When you’re behind on targets, it often turns from a marathon to a sprint to try and recover. We've all been in that situation from time to time when the end of the month/quarter/year is looming and we are not quite where we need to be. As a sales manager you are responsible for getting things back on track. There is no magic formula, but following a solid process to up the tempo means you won't end up falling on your face when you start sprinting.
1. Keep calm and get real
If you are leading the team then you need to remain calm and confident. Be honest about the current challenge but remain objective and realistic about what can and needs to be done. You need to get the team motivated to succeed and setting wacky impossible to reach targets may sound impressive in the heat of a pep talk but if the team doesn't believe that it can be done, then you're all going to fail.
2. Get the team focused
To catch up you're going to have to change gears, but it's important that when you up the tempo you don't do it in a haphazard way. Your team should power through the finish line rather than running there in a blind panic - so there are three key areas to look at.
Firstly, challenge the team to assess their list of vacancies and get a way of assessing who is ready to make a hire and who is shopping for the perfect candidate. By taking this approach, each recruiter can channel their efforts and activities on to vacancies and clients that can convert now. Next up, re-evaluate some of the jobs that are hard and will need a more concerted effort and get retainers on these clients giving you some money up front. This will also filter through the clients that are committed to hiring qualifying out those who are not.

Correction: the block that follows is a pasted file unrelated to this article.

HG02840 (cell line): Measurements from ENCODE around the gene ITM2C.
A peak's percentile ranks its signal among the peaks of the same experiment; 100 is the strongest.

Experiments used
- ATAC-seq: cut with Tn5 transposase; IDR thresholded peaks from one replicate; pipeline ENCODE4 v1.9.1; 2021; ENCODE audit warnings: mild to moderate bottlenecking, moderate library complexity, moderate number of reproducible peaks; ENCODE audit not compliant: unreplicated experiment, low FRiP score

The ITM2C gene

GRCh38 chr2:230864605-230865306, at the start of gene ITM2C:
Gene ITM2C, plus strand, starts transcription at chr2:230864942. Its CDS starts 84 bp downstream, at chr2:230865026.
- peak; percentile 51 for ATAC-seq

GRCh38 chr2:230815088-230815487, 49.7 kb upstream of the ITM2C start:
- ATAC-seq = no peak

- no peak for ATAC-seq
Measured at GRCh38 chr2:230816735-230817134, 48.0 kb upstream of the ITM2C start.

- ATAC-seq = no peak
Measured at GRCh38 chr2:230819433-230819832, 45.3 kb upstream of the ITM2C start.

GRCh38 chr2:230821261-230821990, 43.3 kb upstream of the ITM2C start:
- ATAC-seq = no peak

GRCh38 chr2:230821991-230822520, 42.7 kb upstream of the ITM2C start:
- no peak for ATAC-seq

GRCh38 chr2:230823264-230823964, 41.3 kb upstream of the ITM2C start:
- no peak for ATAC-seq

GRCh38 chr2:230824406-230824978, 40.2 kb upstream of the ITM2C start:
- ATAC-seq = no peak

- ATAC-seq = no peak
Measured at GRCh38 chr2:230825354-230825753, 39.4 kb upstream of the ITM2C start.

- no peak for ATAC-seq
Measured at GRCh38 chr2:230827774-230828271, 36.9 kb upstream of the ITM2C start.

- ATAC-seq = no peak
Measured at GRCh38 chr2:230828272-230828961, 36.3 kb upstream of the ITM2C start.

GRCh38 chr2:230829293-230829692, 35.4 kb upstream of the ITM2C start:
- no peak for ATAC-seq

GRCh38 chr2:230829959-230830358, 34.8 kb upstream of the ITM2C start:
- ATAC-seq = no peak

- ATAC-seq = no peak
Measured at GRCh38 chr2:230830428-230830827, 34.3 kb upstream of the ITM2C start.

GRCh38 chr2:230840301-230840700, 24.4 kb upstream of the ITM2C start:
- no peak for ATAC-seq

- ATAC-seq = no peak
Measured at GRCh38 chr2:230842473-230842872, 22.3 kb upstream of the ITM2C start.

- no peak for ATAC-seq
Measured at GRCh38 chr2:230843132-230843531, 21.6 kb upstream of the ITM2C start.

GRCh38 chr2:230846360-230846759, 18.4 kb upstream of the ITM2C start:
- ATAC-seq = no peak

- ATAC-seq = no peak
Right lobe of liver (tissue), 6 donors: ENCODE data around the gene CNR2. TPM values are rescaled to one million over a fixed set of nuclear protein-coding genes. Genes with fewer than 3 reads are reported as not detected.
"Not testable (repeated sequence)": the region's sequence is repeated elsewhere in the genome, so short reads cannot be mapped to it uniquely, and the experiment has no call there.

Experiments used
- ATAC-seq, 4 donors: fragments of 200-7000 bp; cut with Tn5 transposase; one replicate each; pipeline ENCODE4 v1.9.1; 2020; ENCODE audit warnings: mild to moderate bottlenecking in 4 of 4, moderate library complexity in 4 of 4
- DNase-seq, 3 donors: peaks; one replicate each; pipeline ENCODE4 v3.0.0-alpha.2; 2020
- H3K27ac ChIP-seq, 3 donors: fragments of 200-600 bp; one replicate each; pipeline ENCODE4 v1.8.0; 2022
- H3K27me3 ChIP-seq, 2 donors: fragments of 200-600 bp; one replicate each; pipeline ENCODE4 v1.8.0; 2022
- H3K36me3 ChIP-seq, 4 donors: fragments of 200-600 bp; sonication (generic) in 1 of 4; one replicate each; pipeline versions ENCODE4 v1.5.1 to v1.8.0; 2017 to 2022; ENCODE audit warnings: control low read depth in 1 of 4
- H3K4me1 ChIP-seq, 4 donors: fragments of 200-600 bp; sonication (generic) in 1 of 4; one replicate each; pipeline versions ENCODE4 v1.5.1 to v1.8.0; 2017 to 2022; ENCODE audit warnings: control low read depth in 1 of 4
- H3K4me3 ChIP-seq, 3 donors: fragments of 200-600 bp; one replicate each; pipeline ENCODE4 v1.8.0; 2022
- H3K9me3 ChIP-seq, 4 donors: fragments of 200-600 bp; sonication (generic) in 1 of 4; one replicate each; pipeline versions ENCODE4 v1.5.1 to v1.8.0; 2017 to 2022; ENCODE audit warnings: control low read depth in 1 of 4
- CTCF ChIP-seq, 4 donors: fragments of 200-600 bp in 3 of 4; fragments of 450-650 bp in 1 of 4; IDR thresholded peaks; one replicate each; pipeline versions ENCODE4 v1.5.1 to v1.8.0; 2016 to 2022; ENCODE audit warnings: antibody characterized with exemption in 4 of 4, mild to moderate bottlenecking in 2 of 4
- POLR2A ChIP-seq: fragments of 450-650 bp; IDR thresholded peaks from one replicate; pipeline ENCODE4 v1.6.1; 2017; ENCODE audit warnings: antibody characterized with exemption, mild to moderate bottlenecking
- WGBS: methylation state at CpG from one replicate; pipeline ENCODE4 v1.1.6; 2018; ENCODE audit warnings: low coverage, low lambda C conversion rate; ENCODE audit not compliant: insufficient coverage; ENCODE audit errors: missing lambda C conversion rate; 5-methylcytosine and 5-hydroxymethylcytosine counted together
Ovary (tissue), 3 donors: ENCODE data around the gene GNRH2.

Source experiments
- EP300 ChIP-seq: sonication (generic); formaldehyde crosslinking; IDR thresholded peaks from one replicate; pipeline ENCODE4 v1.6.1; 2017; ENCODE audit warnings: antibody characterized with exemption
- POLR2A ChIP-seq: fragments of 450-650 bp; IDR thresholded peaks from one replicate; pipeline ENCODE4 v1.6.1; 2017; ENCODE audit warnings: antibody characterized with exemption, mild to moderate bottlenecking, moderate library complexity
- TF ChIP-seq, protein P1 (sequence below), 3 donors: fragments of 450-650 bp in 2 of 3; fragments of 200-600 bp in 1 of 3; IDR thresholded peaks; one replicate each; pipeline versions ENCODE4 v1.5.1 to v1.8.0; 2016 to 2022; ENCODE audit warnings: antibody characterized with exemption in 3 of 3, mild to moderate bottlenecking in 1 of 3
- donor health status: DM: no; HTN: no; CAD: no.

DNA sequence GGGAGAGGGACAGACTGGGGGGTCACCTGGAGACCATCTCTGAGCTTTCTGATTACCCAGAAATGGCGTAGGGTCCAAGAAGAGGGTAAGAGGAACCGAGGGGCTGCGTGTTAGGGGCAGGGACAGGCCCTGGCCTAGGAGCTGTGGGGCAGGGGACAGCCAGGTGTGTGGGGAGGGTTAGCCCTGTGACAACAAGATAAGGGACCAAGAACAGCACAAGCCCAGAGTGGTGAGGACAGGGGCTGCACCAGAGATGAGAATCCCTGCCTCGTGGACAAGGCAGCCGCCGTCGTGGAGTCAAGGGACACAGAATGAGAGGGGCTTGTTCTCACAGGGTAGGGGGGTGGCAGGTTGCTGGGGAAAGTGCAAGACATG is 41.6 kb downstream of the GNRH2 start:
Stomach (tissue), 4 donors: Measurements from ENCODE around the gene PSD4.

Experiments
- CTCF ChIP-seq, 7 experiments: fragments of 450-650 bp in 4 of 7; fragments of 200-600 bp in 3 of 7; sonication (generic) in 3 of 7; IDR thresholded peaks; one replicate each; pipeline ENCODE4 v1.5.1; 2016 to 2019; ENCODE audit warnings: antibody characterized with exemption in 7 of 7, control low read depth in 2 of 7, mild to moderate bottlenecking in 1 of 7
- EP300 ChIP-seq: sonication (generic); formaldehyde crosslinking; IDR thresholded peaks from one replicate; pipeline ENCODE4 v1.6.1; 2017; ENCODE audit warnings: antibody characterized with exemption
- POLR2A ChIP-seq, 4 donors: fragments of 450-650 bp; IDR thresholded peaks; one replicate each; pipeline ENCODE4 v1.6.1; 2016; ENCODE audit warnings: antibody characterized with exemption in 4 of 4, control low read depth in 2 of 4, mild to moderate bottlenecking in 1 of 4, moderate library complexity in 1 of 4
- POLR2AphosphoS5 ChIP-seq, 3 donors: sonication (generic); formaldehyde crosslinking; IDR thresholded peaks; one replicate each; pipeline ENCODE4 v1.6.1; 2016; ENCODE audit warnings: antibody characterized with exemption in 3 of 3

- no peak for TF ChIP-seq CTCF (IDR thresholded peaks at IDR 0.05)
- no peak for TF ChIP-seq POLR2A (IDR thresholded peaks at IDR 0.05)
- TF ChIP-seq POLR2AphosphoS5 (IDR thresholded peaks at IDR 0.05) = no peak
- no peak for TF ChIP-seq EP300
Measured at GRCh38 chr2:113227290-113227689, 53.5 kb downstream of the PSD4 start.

Finally, make sure your team are working smartly by splitting your resourcing across key areas that you can get money in i.e. focus on the candidates and the skills that are in-demand so you can get the maximum offers and chances to place that candidate.
3. Get creative
If you do what you’ve always done then you will get what you’ve always got. If you are trying to recover, you need to win some of the ones that wouldn't happen anyway and bring some that are likely to happen forward. Ideally you need to close more that wouldn’t happen and pull less forward. This means you need to be flexible. Chances are you'll be working with some tight constraints about what you can and can't do. And remember, don't be silly about what you bring forward. Pushing deals forward a couple of days is probably okay but don't rob next month as you’ll only end up in recovery mode again.
4. Make a plan
Once you figure out the creative deals you are going for, agree who owns each one and make them accountable for bringing it in. Code each one of the jobs you are looking to close as ‘’recovery’’ in your recruitment software, or you may want to give this a more fun name like ‘’Rocky’’ who was famous for coming back from against the odds. If you're all in the one office then you can create a hit list on a whiteboard and people can have the satisfaction of scoring the deals off as they come in.
5. Communication is King
Communicate with the team to build momentum. A high performing team should be like a pack of distance runners who keep hitting their targets mile after mile at a consistent pace, if they slip behind then they will need to sprint to catch up. When you are sprinting it's critical to get a good start, quickly build momentum and continue at a steady and controlled, fast pace.
So prepare the team for the sprint by covering the above points keep calm, get focused, be creative and make a plan. Build momentum by sharing regular updates of deals being closed as they happen, challenge the team on who will bring in the first one! Establish a rhythm with daily stand ups where the team can share how they worked on their recovery list yesterday, any barriers and plan for that day to make progress. As sales manager your role is to help break down barriers...sprinting is hard enough without hurdles as well!
It is worth noting that if you find yourself in this situation on a regular basis then something isn’t working and you need to take a step back and assess your overall sales approach. We’ll cover this in another blog post, but to start you off you should at least have some type of tool to forecast what placements will be made when, the probability and associated revenue.
Alan is an advisor here at Firefish with experience in both sales and marketing.